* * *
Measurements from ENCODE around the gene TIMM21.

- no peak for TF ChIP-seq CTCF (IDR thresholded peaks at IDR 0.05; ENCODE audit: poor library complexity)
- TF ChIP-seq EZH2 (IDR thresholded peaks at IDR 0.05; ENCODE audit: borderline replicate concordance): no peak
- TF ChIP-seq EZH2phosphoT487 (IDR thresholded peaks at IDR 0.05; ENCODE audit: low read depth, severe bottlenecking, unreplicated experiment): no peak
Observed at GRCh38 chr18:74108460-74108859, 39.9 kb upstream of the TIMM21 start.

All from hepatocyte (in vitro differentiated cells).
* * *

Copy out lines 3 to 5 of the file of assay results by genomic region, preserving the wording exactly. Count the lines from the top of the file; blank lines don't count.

- TF ChIP-seq EZH2 (IDR thresholded peaks at IDR 0.05; ENCODE audit: borderline replicate concordance): no peak
- TF ChIP-seq EZH2phosphoT487 (IDR thresholded peaks at IDR 0.05; ENCODE audit: low read depth, severe bottlenecking, unreplicated experiment): no peak
Observed at GRCh38 chr18:74108460-74108859, 39.9 kb upstream of the TIMM21 start.